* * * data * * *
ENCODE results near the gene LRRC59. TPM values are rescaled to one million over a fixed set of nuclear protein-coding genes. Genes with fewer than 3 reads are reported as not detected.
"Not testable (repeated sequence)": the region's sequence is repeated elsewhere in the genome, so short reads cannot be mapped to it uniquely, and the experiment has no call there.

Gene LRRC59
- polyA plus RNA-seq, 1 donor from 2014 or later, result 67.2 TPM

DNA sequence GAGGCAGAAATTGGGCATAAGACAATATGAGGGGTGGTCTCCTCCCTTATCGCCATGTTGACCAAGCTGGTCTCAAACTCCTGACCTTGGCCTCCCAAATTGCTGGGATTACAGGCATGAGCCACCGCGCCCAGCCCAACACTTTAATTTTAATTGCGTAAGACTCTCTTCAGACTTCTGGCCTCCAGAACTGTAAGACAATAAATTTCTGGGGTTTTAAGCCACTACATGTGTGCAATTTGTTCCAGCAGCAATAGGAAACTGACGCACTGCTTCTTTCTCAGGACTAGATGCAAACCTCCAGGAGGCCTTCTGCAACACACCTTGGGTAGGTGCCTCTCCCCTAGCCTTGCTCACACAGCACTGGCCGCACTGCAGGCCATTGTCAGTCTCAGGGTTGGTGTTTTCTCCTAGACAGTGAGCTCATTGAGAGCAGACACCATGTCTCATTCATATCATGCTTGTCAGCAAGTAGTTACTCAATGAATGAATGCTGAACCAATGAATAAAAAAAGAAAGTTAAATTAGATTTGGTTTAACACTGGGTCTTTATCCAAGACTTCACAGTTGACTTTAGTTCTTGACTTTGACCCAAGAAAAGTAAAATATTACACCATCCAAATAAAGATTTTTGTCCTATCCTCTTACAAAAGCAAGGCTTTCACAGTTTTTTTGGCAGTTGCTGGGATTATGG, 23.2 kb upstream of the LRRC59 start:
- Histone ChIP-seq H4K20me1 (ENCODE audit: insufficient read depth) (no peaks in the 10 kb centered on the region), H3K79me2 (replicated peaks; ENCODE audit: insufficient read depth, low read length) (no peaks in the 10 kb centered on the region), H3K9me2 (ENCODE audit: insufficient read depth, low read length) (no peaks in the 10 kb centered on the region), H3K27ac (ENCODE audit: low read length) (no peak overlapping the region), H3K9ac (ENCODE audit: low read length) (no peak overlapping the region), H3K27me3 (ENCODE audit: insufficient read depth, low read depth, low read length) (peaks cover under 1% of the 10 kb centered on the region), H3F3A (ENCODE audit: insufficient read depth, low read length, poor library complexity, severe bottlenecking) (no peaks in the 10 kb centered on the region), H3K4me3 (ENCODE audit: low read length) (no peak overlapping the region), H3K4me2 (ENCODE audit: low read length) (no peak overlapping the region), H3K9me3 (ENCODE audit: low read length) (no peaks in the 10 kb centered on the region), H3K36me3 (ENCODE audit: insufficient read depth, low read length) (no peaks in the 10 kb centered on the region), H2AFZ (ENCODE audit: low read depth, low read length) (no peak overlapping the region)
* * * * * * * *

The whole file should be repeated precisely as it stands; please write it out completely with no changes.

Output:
ENCODE results near the gene LRRC59. TPM values are rescaled to one million over a fixed set of nuclear protein-coding genes. Genes with fewer than 3 reads are reported as not detected.
"Not testable (repeated sequence)": the region's sequence is repeated elsewhere in the genome, so short reads cannot be mapped to it uniquely, and the experiment has no call there.

Gene LRRC59
- polyA plus RNA-seq, 1 donor from 2014 or later, result 67.2 TPM

DNA sequence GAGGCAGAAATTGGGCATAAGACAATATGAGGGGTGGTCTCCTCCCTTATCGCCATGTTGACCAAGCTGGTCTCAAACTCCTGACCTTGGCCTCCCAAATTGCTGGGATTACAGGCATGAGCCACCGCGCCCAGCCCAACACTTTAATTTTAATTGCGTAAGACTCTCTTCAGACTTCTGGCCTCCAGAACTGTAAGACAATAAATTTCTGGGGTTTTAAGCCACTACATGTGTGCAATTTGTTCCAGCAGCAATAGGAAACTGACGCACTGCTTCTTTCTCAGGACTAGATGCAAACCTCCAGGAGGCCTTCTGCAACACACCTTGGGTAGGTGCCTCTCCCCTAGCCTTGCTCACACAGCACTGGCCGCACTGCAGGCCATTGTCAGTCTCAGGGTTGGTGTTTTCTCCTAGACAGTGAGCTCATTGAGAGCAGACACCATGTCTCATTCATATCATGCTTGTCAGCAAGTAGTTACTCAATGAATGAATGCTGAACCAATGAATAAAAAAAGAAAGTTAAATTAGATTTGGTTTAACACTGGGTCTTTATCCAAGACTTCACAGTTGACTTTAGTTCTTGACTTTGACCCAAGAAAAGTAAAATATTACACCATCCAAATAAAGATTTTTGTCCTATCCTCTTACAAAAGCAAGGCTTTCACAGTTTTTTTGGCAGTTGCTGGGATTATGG, 23.2 kb upstream of the LRRC59 start:
- Histone ChIP-seq H4K20me1 (ENCODE audit: insufficient read depth) (no peaks in the 10 kb centered on the region), H3K79me2 (replicated peaks; ENCODE audit: insufficient read depth, low read length) (no peaks in the 10 kb centered on the region), H3K9me2 (ENCODE audit: insufficient read depth, low read length) (no peaks in the 10 kb centered on the region), H3K27ac (ENCODE audit: low read length) (no peak overlapping the region), H3K9ac (ENCODE audit: low read length) (no peak overlapping the region), H3K27me3 (ENCODE audit: insufficient read depth, low read depth, low read length) (peaks cover under 1% of the 10 kb centered on the region), H3F3A (ENCODE audit: insufficient read depth, low read length, poor library complexity, severe bottlenecking) (no peaks in the 10 kb centered on the region), H3K4me3 (ENCODE audit: low read length) (no peak overlapping the region), H3K4me2 (ENCODE audit: low read length) (no peak overlapping the region), H3K9me3 (ENCODE audit: low read length) (no peaks in the 10 kb centered on the region), H3K36me3 (ENCODE audit: insufficient read depth, low read length) (no peaks in the 10 kb centered on the region), H2AFZ (ENCODE audit: low read depth, low read length) (no peak overlapping the region)